Cape Flats Seasonal Wetlands

Liz Day, PhD

Zeekoevlei in the 1920s. See how much the shoreline has changed.

Before agricultural and then urban development, wetlands on the Cape Flats were mainly seasonal wetlands, and dried up in the summer.  Even the larger vleis in what is now the Ramsar Site of Zeekoevlei / Rondevlei retreated into smaller deepwater sections, leaving expanses of salt-crusted sand.  These cycles of drought and flooding are crucial for natural wetland biodiversity.  Summer drought creates heat stress for roots, helping to limit invasion by plants such as bulrush.  It also controls aquatic weeds, which die out in the summer. 

However, development brought with it increased nutrients (from fertilisers, livestock and then treated sewage effluent) as well as an increased water table and permanent stormwater inflows into wetlands such as Zeekoevlei.  These changes allowed bulrushes and other reeds that need permanent water and nutrients to expand into wetlands. 

Rondevlei, Zeekoevlei, Princess Vlei, the Philippi Horticultural Area, the Khayelitsha Wetlands Park and similar sites remain seasonal wetlands in the Cape Flats, and are areas of high biodiversity importance.  Many of them support plant species that are now endangered, largely because so many seasonal wetlands have been infilled or have changed to permanent systems. 

Hydrodictyon africanum. Credit: Alex Lansdowne

Aponogeton angustifolius (Witches’ Pool, Rondevlei). Credit: Theo Stock

For example, this little waterblommetjie Aponogeton angustifolius requires periods of drought followed by a period of steady rain for its sustained presence in wetlands and slow-flowing rivers.  It still occurs in the Van Blommestein seasonal wetlands and elsewhere in remnant seasonally inundated (flooded) wetlands in the south western Cape. 

Another increasingly rare plant that occurs in seasonal wetlands only is the beautiful “water net” algae (Hydrodictyon africanum).  It is known from only a few seasonal wetlands in the City today.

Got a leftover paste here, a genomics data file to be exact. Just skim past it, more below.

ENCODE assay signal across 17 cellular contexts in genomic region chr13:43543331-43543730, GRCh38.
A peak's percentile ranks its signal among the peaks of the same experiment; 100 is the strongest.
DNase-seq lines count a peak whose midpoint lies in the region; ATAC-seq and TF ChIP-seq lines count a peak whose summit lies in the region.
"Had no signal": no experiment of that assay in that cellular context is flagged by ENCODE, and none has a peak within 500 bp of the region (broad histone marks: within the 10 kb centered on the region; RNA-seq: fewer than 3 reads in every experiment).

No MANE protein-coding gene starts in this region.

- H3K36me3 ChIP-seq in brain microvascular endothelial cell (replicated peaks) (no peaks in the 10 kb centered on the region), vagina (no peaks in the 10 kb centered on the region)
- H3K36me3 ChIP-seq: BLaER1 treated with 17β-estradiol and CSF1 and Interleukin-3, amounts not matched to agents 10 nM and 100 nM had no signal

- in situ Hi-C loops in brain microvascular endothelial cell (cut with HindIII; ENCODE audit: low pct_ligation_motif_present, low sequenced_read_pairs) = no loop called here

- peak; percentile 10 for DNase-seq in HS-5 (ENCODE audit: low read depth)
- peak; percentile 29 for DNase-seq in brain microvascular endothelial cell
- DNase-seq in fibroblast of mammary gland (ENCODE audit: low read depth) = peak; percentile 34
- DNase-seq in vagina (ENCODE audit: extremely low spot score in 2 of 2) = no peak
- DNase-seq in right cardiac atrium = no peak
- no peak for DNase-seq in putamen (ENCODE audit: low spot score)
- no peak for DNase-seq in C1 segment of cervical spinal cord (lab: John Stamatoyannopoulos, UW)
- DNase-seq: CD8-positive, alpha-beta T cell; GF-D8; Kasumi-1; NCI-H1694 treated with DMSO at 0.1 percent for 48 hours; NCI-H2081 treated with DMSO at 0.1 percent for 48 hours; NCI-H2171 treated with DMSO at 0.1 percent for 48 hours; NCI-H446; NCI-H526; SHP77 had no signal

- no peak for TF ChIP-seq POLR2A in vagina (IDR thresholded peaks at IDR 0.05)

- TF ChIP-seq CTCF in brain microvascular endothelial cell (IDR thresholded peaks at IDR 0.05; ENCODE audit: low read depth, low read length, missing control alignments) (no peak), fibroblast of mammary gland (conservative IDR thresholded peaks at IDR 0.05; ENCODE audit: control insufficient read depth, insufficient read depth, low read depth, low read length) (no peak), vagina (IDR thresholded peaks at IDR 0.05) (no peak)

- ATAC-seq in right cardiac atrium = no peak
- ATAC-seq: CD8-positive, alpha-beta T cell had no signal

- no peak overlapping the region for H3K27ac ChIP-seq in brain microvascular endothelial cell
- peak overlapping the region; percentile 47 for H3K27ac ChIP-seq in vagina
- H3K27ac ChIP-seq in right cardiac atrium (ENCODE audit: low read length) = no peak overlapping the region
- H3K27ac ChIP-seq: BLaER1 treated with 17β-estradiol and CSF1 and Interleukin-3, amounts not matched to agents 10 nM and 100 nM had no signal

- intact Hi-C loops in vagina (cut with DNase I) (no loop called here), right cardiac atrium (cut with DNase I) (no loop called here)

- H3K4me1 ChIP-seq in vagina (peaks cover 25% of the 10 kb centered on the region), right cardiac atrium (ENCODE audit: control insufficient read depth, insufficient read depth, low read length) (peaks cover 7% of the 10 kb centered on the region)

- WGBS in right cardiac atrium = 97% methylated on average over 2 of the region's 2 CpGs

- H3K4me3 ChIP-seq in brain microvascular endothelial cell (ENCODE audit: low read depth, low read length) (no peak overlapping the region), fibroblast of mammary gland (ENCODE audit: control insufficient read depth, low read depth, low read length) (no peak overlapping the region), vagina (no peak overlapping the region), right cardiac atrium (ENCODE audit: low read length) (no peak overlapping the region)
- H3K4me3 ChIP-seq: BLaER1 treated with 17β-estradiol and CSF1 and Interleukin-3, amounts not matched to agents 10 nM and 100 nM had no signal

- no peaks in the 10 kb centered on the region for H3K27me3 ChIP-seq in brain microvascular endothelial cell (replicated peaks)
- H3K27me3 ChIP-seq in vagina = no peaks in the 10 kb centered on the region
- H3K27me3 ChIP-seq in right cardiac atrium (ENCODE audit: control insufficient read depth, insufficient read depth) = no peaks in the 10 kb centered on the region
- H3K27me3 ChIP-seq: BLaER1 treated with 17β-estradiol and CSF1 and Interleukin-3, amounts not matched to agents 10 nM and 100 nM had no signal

Adult Daphnia (bottom left), eggs (right) and massed eggs released as the system dries out.

Many of our naturally seasonal wetlands also support interesting macroinvertebrate communities – that is, communities of small crustaceans and insects whose life cycles require periods of seasonal drought, when their wetland soils dry out, followed by a few months of inundation.  Some of these species are endemic to the Western Cape (that is, they occur here and nowhere else in the world).  During the dry season, aquatic fauna living in seasonal wetlands need a strategy to survive the dry period. They can migrate elsewhere, which many winged insects can do; they can enter a state of diapause of hibernation; or they can survive genetically as drought-resistant fertilised eggs. 

Water fleas (Daphnia pulex) are charismatic microcrustaceans that illustrate the importance of seasonal drought very well.  During the dry season they survive as eggs (or ephippia).  Sustained inundation over a week or two (signalling the onset of the wet season rather than an out of season rainfall event) is the cue for hatching.  The eggs hatch as females, and go into a phase of rapid asexual reproduction, producing large numbers of females.  This allows them to increase their numbers quickly to take advantage of a short wet season.  As the wetland starts to dry out, they are cued to produce some males.  Towards the end of the season, they mate sexually, producing multiple fertilised eggs, some of which will survive into the next season. 

When wetlands no longer dry out, these important lifecycle cues are lost. Some species disappear altogether, often being out-competed by other insect and animal species which do not need to leave the wetland in summer.  Instead they remain year-round, affecting predator-prey relationships, as does the introduction of (often alien) fish to these now perennial species.  These new species can affect the value of wetlands habitats to other threatened fauna such as Western Leopard Toads, as the fish prey on eggs and tadpoles.

Dry season, alien invaded, perched seasonal wetland.

The same wetland in winter – supporting diverse, often threatened invertebrates and wetland plants including watersterretjie Spiloxene aquatica.

The photos above show that many somewhat scruffy-looking open space areas in the Cape Flats transform miraculously in winter, forming seasonal wetlands with high biodiversity value.  It’s well worth stopping and taking a better look at them, and certainly worth efforts to conserve them where we can.  Citizens can do a lot to help. We can: